There are several excellent stack questions (1, 2) about unprojecting in Three.js, that is how to convert (x,y) mouse coordinates in the browser to the (x,y,z) coordinates in Three.js canvas space. Mostly they follow this pattern:

    var elem = renderer.domElement, 
        boundingRect = elem.getBoundingClientRect(),
        x = (event.clientX - boundingRect.left) * (elem.width / boundingRect.width),
        y = (event.clientY - * (elem.height / boundingRect.height);

    var vector = new THREE.Vector3( 
        ( x / WIDTH ) * 2 - 1, 
        - ( y / HEIGHT ) * 2 + 1, 

    projector.unprojectVector( vector, camera );
    var ray = new THREE.Ray( camera.position, vector.subSelf( camera.position ).normalize() );
    var intersects = ray.intersectObjects( scene.children );

I have been attempting to do the reverse - instead of going from "screen to world" space, to go from "world to screen" space. If I know the position of the object in Three.js, how do I determine its position on the screen?

There does not seem to be any published solution to this problem. Another question about this just showed up on Stack, but the author claims to have solved the problem with a function that is not working for me. Their solution does not use a projected Ray, and I am pretty sure that since 2D to 3D uses unprojectVector(), that the 3D to 2D solution will require projectVector().

There is also this issue opened on Github.

Any help is appreciated.

  • Thanks so much for the "screen-to-world" translation pattern. It was a pain for many hours.. – LePhleg Apr 17 '14 at 2:54
up vote 31 down vote accepted

Try with this:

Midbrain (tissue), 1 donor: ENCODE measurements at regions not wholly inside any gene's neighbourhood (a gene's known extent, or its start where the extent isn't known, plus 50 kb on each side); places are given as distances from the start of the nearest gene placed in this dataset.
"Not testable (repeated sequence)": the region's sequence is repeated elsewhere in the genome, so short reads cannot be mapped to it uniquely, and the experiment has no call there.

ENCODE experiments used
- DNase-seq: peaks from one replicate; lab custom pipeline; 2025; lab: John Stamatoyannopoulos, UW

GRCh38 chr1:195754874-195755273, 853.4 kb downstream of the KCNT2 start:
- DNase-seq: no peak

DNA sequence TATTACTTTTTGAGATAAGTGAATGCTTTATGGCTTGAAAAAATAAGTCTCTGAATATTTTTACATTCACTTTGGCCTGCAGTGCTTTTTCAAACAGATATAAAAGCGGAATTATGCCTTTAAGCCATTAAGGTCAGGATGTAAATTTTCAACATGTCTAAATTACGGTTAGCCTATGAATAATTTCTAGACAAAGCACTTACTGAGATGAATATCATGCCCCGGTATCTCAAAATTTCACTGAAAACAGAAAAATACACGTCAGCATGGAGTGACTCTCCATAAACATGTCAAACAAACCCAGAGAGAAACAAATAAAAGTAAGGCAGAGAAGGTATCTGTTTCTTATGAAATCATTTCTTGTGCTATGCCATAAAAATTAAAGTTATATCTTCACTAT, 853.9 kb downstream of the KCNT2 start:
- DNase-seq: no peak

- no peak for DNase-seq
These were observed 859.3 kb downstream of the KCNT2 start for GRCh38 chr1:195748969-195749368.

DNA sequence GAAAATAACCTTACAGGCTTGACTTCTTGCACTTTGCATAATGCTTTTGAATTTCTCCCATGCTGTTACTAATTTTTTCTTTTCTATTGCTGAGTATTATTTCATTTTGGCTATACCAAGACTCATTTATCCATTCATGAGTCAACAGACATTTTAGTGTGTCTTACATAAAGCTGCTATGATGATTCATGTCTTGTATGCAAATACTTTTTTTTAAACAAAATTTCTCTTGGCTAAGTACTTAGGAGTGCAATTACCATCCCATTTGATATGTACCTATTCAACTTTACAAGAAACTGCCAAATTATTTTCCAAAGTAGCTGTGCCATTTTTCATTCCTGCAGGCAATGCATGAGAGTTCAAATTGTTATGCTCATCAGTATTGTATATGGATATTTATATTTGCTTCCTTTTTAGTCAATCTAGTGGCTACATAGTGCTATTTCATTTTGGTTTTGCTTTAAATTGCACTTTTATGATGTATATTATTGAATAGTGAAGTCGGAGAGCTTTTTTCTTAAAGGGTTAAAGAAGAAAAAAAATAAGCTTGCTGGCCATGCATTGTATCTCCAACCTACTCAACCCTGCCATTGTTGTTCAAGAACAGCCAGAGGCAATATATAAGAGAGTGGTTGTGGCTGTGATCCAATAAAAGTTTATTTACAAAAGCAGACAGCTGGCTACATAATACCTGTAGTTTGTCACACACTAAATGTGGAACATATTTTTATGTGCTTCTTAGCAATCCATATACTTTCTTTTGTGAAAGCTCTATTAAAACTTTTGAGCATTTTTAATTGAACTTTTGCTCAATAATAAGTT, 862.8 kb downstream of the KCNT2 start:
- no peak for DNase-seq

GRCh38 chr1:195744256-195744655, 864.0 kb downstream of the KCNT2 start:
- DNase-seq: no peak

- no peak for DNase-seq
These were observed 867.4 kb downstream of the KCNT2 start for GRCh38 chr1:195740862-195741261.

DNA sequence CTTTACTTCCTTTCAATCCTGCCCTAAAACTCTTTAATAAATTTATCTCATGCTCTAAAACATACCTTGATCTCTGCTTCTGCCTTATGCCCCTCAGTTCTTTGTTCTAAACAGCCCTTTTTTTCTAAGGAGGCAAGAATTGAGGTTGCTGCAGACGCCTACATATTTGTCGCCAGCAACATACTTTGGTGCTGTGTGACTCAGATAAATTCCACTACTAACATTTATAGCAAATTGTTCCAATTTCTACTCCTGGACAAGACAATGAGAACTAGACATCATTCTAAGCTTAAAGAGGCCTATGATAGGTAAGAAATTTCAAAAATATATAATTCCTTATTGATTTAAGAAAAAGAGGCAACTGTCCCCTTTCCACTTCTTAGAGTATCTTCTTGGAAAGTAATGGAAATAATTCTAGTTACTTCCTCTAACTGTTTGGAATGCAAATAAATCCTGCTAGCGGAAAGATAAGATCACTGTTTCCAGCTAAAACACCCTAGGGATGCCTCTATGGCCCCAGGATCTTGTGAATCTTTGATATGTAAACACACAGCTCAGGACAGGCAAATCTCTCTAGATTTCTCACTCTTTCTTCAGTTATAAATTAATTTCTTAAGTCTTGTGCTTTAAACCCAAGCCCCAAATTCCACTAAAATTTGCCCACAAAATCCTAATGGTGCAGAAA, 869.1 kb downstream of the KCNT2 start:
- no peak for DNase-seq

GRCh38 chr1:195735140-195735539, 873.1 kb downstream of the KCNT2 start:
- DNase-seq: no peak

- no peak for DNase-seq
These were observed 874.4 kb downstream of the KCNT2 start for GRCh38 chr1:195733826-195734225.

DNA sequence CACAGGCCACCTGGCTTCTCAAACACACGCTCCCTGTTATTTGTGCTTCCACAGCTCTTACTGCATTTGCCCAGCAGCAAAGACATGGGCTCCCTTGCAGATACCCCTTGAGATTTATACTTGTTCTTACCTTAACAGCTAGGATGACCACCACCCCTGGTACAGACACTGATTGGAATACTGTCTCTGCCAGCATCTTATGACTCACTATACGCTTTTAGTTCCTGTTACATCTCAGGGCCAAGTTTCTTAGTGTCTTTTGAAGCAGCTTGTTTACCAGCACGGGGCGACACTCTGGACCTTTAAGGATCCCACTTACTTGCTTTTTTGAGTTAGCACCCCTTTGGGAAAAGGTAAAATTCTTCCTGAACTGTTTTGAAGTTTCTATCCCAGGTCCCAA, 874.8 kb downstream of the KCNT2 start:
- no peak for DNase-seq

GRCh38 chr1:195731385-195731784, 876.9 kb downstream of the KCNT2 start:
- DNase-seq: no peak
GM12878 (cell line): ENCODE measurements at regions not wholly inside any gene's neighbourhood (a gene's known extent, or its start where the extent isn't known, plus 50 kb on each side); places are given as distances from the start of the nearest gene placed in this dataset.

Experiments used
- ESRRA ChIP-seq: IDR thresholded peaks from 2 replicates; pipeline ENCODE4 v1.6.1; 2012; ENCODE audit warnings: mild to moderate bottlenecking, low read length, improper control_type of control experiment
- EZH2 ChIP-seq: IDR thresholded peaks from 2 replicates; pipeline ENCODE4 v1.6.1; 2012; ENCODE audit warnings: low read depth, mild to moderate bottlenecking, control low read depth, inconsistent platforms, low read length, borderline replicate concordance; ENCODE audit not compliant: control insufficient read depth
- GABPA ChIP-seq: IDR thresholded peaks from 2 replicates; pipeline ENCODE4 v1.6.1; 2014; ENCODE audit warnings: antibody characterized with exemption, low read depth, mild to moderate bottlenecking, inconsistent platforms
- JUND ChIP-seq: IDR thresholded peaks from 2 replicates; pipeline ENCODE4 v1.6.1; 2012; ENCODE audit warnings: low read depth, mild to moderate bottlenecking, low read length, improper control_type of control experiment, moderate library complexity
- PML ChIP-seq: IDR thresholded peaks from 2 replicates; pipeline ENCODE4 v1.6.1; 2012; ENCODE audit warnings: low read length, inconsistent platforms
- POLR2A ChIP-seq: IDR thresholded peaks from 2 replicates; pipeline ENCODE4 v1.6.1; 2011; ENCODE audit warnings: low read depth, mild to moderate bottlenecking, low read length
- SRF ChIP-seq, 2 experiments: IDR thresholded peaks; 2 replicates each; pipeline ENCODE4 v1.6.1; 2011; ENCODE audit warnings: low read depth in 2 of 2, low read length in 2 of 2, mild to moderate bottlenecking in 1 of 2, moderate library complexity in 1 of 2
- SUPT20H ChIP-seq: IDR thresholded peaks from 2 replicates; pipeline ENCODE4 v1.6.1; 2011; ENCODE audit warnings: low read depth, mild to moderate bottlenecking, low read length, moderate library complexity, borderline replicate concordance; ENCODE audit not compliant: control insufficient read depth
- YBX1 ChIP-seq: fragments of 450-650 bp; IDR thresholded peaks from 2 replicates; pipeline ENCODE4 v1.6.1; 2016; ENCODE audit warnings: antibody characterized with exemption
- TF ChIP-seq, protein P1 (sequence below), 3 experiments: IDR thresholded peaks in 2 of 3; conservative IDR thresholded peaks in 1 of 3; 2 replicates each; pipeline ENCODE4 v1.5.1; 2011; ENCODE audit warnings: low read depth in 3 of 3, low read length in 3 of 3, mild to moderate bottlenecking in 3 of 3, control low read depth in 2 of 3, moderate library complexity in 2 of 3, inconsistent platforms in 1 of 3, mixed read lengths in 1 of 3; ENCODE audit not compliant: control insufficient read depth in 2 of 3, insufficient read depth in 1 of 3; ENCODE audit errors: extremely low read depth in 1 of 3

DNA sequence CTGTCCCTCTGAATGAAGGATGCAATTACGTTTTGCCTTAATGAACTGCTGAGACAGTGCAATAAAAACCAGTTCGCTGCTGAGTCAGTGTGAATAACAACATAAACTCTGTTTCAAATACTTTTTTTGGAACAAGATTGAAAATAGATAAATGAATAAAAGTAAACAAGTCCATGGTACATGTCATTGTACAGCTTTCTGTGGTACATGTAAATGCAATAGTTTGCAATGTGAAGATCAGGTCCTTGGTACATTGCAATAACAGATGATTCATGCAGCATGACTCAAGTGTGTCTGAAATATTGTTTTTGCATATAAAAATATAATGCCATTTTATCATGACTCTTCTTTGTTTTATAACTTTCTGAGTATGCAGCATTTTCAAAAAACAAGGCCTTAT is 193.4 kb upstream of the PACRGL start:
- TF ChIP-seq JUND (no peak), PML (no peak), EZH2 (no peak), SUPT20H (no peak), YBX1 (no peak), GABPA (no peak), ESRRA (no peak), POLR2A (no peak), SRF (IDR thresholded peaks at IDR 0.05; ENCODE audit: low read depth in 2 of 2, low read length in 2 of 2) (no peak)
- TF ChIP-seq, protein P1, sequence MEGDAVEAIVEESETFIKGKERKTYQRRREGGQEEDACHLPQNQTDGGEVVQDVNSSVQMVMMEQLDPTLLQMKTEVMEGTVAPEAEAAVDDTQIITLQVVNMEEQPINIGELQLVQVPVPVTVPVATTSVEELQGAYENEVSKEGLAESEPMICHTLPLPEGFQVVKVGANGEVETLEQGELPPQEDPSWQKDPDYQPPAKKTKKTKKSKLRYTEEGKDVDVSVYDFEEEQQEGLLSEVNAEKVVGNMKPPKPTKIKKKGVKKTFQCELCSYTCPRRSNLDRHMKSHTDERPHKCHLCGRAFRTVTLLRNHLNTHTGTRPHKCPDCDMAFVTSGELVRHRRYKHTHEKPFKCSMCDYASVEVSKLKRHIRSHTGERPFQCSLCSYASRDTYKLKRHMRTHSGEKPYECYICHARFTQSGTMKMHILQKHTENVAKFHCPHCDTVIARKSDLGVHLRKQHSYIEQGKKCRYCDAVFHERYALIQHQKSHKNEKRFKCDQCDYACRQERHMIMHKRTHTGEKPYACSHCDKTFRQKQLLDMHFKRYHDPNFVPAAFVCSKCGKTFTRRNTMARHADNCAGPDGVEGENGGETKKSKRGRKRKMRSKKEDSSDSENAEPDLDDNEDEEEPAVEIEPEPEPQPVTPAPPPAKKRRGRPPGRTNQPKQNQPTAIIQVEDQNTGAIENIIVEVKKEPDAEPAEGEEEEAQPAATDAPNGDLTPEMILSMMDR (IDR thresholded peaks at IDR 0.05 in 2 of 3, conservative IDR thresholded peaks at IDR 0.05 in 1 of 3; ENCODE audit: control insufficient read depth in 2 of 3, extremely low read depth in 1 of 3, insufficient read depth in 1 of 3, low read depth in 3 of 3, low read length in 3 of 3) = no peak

var width = 640, height = 480;
var widthHalf = width / 2, heightHalf = height / 2;

var vector = new THREE.Vector3();
var projector = new THREE.Projector();
projector.projectVector( vector.setFromMatrixPosition( object.matrixWorld ), camera );

vector.x = ( vector.x * widthHalf ) + widthHalf;
vector.y = - ( vector.y * heightHalf ) + heightHalf;
  • an op on another Stack questions posted this link which also has the solution. Thanks again! – BishopZ Jul 24 '12 at 15:13
  • 2
    getPosition() has been deprecated. Use this instead: var vector = projector.projectVector(new THREE.Vector3().getPositionFromMatrix(object.matrixWorld), camera); – imbrizi Jun 2 '13 at 1:17
  • Updated answer. Thanks @imbrizi! – mrdoob Jul 1 '13 at 2:22
  • I think your code is missing vector before getPositionFromMatrix. So vector.getPositionFromMatrix – PCoelho Jul 13 '13 at 2:06
  • Fixed again. Sorry about that. – mrdoob Jul 13 '13 at 11:11

For modern Three.js (r75), a vector can be projected onto the screen with:

var width = window.innerWidth, height = window.innerHeight;
var widthHalf = width / 2, heightHalf = height / 2;

var pos = object.position.clone();
pos.x = ( pos.x * widthHalf ) + widthHalf;
pos.y = - ( pos.y * heightHalf ) + heightHalf;
  • 1
    Note that object.position might not be what you need, if the object is part of a group, since object.position is the local position within a group. Using object.getWorldPosition() (or pos.setFromMatrixPosition(), as in the other answers) instead will account for relative positioning within groups. – tangle Jun 5 at 12:14

For everyone getting deprecated or warnings logs, the accepted answer is for older Three.js versions. Now it's even easier with:

let pos = new THREE.Vector3();
pos = pos.setFromMatrixPosition(object.matrixWorld);

let widthHalf = canvasWidth / 2;
let heightHalf = canvasHeight / 2;

pos.x = (pos.x * widthHalf) + widthHalf;
pos.y = - (pos.y * heightHalf) + heightHalf;
pos.z = 0;


You cannot convert (x,y) coordinates to (x,y,z) coordinates because you lose information. What you have quoted is how to find all points on all objects in the scene which intersect the ray generated by (x,y).

The going from "world to screen" as you request is what projection is all about, and is equivalent to rendering a single point (x,y,z). What you do is you apply the projection matrix to your point (x,y,z). It is presumably the Projector.projectVector(vector, camera) function at , but due to the fact that it outputs a 3d vector, I can only assume that one of the dimensions is 0 and you can ignore it.

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